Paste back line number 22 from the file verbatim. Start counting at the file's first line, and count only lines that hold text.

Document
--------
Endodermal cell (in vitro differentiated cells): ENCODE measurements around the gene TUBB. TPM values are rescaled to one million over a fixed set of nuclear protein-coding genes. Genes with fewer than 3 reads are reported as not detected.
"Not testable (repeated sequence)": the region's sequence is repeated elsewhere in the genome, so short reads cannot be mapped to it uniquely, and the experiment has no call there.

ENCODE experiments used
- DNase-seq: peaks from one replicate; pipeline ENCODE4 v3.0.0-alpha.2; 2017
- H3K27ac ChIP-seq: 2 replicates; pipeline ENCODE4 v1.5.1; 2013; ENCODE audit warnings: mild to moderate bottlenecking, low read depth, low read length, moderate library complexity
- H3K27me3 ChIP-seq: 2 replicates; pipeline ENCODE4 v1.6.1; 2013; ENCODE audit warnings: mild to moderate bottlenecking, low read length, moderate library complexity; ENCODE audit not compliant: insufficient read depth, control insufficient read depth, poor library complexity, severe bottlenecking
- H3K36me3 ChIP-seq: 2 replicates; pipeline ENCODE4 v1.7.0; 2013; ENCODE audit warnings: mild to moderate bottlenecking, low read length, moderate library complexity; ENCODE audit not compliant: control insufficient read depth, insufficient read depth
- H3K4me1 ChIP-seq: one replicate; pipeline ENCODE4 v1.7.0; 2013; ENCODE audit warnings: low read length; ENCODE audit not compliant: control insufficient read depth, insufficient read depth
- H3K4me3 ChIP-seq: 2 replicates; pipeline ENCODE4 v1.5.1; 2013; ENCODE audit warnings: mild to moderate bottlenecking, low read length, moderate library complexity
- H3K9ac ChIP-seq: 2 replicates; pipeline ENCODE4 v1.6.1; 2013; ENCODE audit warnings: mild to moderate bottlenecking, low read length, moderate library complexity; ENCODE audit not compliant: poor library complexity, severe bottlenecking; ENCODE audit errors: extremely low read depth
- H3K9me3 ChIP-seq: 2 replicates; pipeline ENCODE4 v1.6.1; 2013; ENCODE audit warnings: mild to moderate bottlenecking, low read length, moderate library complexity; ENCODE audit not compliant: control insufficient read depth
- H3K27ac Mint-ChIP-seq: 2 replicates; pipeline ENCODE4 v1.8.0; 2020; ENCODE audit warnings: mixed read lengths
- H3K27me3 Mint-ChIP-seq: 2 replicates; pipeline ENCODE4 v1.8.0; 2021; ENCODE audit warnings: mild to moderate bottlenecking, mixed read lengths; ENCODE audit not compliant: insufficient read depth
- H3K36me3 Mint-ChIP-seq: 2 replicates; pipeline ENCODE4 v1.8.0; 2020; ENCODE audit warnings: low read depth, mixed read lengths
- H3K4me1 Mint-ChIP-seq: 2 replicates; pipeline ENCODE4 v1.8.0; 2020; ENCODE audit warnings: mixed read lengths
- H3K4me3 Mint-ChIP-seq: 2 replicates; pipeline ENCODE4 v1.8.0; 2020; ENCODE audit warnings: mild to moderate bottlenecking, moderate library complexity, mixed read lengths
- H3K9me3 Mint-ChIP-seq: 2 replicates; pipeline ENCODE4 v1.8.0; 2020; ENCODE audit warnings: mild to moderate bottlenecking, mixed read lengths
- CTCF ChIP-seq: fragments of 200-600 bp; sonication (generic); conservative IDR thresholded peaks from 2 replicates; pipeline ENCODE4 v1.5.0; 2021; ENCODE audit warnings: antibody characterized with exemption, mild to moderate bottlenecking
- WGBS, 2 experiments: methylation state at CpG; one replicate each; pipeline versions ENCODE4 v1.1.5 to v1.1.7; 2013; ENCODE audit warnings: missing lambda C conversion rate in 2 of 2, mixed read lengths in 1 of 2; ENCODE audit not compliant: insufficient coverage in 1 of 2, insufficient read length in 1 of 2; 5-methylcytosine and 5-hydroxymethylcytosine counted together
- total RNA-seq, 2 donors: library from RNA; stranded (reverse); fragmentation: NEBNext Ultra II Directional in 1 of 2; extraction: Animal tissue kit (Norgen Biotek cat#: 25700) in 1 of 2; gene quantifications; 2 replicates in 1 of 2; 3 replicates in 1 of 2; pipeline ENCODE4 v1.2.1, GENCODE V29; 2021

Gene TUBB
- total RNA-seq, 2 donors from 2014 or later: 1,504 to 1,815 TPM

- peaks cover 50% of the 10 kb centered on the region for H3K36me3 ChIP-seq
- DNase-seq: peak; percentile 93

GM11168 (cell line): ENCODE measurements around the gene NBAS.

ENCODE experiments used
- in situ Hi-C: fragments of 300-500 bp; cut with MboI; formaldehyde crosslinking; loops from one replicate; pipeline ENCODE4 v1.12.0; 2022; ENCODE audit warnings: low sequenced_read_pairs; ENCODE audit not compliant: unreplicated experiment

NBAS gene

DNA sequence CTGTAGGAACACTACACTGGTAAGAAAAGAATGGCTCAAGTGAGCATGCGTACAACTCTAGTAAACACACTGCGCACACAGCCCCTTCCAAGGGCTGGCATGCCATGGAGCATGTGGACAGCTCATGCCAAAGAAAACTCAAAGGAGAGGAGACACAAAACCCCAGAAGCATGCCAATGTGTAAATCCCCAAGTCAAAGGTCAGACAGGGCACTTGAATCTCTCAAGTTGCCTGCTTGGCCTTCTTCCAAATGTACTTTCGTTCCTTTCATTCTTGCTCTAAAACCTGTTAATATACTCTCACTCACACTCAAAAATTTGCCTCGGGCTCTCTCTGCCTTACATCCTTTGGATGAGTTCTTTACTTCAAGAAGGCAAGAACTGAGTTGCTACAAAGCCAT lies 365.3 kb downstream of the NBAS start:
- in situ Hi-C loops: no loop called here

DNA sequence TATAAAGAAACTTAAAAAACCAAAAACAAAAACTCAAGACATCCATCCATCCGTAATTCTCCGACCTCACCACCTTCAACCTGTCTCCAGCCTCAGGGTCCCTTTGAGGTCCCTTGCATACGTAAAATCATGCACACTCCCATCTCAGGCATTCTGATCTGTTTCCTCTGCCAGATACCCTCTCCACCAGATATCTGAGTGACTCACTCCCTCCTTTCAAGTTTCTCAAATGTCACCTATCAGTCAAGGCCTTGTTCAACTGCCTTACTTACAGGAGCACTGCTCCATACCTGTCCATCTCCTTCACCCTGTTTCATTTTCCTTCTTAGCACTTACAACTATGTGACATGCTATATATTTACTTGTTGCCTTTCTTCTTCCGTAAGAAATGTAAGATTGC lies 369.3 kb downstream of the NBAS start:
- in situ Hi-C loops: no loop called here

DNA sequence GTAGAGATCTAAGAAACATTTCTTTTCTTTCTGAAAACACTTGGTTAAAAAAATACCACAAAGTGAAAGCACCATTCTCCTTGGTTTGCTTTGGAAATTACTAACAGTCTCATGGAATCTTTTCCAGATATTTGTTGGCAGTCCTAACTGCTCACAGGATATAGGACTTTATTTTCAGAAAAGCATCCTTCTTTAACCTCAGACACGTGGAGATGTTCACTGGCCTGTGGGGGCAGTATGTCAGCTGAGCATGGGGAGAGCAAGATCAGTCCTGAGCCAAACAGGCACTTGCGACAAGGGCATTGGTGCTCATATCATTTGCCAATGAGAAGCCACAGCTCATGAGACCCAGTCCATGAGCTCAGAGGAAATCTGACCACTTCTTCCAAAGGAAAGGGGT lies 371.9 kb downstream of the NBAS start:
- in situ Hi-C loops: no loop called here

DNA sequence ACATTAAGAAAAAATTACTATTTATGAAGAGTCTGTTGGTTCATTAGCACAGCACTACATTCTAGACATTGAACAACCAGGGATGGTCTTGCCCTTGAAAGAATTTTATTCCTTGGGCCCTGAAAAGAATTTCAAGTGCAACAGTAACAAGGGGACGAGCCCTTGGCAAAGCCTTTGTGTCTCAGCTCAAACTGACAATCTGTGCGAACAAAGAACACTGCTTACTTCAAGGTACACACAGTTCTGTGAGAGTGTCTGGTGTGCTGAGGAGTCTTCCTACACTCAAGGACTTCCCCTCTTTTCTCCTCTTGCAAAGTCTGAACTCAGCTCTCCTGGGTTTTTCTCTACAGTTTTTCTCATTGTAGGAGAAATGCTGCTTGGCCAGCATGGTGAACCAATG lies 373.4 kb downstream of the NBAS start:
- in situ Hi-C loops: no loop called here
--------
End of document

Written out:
- total RNA-seq, 2 donors from 2014 or later: 1,504 to 1,815 TPM